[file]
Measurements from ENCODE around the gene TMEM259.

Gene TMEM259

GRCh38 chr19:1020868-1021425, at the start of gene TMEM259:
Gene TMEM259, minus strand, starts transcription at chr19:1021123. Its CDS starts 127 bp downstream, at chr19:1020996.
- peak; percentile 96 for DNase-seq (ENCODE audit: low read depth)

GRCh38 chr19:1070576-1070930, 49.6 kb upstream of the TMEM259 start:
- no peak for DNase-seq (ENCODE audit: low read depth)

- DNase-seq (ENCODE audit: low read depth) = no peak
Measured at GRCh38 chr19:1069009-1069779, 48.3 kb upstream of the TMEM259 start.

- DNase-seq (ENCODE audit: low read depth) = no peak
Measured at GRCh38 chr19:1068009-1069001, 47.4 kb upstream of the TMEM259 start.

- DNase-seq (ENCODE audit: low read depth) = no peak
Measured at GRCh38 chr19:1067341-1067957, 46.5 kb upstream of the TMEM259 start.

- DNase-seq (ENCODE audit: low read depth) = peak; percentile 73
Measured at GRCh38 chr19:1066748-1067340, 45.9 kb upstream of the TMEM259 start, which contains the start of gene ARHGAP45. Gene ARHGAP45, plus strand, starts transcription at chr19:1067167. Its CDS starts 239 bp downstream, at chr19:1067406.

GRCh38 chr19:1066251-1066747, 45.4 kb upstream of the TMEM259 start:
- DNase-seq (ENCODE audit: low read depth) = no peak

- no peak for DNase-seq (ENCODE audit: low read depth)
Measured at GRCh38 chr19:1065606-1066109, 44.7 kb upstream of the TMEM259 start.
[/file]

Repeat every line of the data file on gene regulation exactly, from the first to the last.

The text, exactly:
Measurements from ENCODE around the gene TMEM259.

Gene TMEM259

GRCh38 chr19:1020868-1021425, at the start of gene TMEM259:
Gene TMEM259, minus strand, starts transcription at chr19:1021123. Its CDS starts 127 bp downstream, at chr19:1020996.
- peak; percentile 96 for DNase-seq (ENCODE audit: low read depth)

GRCh38 chr19:1070576-1070930, 49.6 kb upstream of the TMEM259 start:
- no peak for DNase-seq (ENCODE audit: low read depth)

- DNase-seq (ENCODE audit: low read depth) = no peak
Measured at GRCh38 chr19:1069009-1069779, 48.3 kb upstream of the TMEM259 start.

- DNase-seq (ENCODE audit: low read depth) = no peak
Measured at GRCh38 chr19:1068009-1069001, 47.4 kb upstream of the TMEM259 start.

- DNase-seq (ENCODE audit: low read depth) = no peak
Measured at GRCh38 chr19:1067341-1067957, 46.5 kb upstream of the TMEM259 start.

- DNase-seq (ENCODE audit: low read depth) = peak; percentile 73
Measured at GRCh38 chr19:1066748-1067340, 45.9 kb upstream of the TMEM259 start, which contains the start of gene ARHGAP45. Gene ARHGAP45, plus strand, starts transcription at chr19:1067167. Its CDS starts 239 bp downstream, at chr19:1067406.

GRCh38 chr19:1066251-1066747, 45.4 kb upstream of the TMEM259 start:
- DNase-seq (ENCODE audit: low read depth) = no peak

- no peak for DNase-seq (ENCODE audit: low read depth)
Measured at GRCh38 chr19:1065606-1066109, 44.7 kb upstream of the TMEM259 start.